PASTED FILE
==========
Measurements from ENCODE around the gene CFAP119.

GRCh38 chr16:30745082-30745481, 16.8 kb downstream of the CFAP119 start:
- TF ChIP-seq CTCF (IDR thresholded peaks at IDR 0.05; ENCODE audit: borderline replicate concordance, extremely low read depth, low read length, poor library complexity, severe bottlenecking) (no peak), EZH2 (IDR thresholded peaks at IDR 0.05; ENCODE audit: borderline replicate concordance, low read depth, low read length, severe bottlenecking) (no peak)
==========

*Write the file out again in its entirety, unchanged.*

Measurements from ENCODE around the gene CFAP119.

GRCh38 chr16:30745082-30745481, 16.8 kb downstream of the CFAP119 start:
- TF ChIP-seq CTCF (IDR thresholded peaks at IDR 0.05; ENCODE audit: borderline replicate concordance, extremely low read depth, low read length, poor library complexity, severe bottlenecking) (no peak), EZH2 (IDR thresholded peaks at IDR 0.05; ENCODE audit: borderline replicate concordance, low read depth, low read length, severe bottlenecking) (no peak)